Tag Archives: life

The Year We Die

When I finished this poem in the early hours of Jan 2/16 I looked back at the title… and thought shoot, that sounds more morbid than  I intended… especially around New Year’s Day.
It’s not really a poem about this year or last year. It’s a poem about about North American life and how strange just going through the motions can be. It’s a poem asking what if? What if you die soon? Will anything change about your life? Will anything about you be different?

The Year We Die

The year we die
is hardly different
We still fulfill
endless dreams
and hunger for
something more
than mundanity

And the month we die
is still as cold
as December
or as hot as July
It never sinks
when everything swims
We’re still the same
– still insane –
We’re still spent dry

And the week we die
doesn’t hold us
like a song
or cradle us
in mothering arms
We go to work
We take our medication
– maybe vitamins –
and hope that
our bodies will
improve with age

And the day we die
is just a day
Maybe we see it coming
because our bones
have turned rotten
or our skin’s melted away
But it’s likely that
we don’t see it coming
at all

The hour we die
is just a rush
of getting there
and being on time
Of having that second drink
or second portion
of overrated boredom
And those sick treats
we pretend are vegetables
curdle our tongues
with salt and vinegar
They make us wonder why
we even brush our teeth

The minute we die
is just a long minute
in a long line of
adrenaline-beating minutes
that make hearts race
into our heads
We see lives
flash before our eyes
and then suddenly know
that there aren’t any
tomorrows left

Yet the second we die
is eternity
An eternity
of waiting for light
hoping that God still loves us
and that our life
maybe even
stood for something
An eternity of
wishing we could’ve died
somewhere else
– among loved ones maybe –
or for someone else
– someone who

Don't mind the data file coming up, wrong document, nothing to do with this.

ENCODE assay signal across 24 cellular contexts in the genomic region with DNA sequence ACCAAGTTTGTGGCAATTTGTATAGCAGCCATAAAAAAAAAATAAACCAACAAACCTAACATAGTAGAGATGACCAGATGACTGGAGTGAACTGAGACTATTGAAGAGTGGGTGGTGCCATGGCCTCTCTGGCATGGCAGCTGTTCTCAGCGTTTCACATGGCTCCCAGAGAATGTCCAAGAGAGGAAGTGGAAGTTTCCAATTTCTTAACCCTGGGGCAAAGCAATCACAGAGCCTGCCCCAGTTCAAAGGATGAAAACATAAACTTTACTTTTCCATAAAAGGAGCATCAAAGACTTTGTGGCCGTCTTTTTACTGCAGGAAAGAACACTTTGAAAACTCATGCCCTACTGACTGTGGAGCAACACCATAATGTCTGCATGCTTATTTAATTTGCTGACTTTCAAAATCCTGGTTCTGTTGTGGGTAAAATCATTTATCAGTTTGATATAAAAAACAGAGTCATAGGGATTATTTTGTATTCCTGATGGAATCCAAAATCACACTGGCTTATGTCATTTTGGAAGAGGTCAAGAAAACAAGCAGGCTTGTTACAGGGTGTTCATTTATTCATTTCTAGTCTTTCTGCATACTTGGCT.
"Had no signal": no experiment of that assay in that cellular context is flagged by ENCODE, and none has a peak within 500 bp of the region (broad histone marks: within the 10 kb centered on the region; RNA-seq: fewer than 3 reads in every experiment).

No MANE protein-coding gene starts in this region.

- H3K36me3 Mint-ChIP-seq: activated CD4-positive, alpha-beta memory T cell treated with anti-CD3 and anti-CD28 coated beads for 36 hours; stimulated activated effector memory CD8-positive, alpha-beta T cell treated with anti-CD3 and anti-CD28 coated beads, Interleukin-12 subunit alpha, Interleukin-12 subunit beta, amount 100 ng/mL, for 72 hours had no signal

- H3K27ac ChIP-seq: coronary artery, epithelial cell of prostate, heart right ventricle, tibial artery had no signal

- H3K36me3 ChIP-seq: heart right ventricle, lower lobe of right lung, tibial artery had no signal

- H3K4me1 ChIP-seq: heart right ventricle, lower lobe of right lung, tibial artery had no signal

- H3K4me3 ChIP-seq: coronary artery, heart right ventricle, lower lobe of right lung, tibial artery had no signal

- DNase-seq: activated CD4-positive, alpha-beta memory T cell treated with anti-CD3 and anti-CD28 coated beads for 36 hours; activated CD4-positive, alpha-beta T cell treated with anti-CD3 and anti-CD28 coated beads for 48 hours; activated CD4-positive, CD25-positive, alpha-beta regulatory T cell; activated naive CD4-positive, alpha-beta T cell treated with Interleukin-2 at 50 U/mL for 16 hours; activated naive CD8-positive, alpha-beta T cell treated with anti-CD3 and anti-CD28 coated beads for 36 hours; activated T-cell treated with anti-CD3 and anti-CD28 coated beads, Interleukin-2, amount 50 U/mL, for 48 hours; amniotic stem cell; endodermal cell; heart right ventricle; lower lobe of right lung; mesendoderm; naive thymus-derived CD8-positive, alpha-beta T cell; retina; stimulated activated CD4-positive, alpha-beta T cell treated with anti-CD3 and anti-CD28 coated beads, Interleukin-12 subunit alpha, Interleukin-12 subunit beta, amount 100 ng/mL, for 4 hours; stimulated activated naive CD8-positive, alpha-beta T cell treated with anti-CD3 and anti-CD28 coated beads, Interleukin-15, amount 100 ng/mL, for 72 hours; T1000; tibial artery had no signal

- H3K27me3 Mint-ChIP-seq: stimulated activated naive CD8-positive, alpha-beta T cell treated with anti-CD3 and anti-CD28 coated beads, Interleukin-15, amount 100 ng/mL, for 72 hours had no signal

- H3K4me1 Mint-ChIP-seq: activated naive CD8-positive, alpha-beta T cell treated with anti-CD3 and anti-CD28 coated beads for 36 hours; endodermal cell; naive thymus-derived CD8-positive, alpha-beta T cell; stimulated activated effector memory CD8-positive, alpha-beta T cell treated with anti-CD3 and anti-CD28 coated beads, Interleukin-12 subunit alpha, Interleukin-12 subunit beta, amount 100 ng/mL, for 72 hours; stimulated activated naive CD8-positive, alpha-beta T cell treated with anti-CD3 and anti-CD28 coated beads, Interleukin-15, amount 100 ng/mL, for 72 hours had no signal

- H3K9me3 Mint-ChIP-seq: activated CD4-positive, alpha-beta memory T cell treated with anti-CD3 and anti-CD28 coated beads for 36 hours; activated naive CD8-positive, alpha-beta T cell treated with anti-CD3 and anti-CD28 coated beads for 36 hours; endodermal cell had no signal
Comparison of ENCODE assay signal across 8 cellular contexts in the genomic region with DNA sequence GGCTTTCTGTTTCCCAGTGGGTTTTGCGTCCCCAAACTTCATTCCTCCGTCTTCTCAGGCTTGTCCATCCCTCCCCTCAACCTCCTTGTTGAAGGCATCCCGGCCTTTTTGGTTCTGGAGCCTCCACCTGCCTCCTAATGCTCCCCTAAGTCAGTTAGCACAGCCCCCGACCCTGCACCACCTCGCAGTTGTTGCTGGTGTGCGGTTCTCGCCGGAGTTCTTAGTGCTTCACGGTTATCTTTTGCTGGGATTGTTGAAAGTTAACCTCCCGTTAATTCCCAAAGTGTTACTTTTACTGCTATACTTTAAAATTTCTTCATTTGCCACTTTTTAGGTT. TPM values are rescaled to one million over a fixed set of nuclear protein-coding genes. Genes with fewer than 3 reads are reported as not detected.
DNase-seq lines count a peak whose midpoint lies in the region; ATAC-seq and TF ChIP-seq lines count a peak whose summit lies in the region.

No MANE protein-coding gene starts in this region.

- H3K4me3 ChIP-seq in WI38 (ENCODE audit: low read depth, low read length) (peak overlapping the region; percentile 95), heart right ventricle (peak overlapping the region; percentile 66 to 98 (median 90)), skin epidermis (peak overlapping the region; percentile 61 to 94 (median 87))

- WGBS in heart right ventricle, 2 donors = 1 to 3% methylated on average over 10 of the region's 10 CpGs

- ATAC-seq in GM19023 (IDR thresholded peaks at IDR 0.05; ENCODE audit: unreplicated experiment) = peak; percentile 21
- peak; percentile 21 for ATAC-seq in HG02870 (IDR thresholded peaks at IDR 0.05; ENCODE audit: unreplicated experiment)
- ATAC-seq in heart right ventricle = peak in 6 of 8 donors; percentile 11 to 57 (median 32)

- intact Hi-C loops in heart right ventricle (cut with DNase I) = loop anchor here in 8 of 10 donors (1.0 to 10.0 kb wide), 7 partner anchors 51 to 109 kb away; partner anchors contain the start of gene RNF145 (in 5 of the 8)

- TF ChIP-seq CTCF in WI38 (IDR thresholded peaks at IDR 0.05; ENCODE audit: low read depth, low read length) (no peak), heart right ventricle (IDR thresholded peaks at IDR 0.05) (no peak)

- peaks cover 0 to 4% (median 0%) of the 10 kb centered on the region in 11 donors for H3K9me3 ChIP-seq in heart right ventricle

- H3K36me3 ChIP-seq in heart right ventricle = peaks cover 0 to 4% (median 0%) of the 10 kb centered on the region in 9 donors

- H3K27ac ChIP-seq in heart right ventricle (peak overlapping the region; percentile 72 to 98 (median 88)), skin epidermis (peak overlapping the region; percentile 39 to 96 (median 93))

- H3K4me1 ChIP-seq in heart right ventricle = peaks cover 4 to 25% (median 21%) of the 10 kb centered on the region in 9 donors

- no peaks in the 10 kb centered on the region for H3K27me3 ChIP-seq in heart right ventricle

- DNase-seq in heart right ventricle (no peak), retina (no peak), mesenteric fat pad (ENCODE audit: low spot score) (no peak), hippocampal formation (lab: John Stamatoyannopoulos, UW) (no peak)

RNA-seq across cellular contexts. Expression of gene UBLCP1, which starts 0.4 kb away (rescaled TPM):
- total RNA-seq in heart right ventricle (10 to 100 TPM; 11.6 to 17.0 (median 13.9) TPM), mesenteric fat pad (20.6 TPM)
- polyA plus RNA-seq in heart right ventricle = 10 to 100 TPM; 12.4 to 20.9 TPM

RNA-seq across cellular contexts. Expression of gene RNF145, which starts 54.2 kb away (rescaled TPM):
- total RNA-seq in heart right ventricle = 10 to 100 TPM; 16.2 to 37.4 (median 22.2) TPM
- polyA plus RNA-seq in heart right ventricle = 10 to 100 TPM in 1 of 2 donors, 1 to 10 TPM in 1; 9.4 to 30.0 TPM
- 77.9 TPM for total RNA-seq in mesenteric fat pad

hasn’t seen the truth yet
And the lie we all tell ourselves
is that the eternity won’t end
but that we’ll stay
and hold that second
that we’ll be surrounded
by everyone
that our last words
will be as deep as
the Mariana Trench
that we’ll see
some sort of light

and that the real corpses
somehow aren’t the people
we leave behind

Jan 2/15


Graduation has a way of creeping up to you and freezing everything else… including blog posts. Now I’m back again after a wild ride. In the words of one of my very favorite teachers: Thank you for flying with us.


Breathe deeply, breathe a sigh
And let no word distract
From your presence
– your fully being here.
Hear the wind
Breathe sighs within you
The way it holds your cries
And sweeps them out
Into the world

Sweet wind that moves the ageless trees
I know no what distraction sees
But feel an earthen heartbeat
Sway beneath your gentle breeze

You are a song
Which, in singing, we remember
And soft melodies so old
They fade to myth
Still resound in our clanging spirits,
Our hearty souls
And our growing consciousnesses

You are a songbird in these trees
I know not what the wind believes
But I am calm
And know to never let the future freeze

We never know what we will do
We are out of our minds
And into this silent world
That shouts and whispers
While all we think of
Are the embers of an end,
The soft flames licking up
Into a new beginning

written Jun 13/15
photo credits: Damara Moe Photography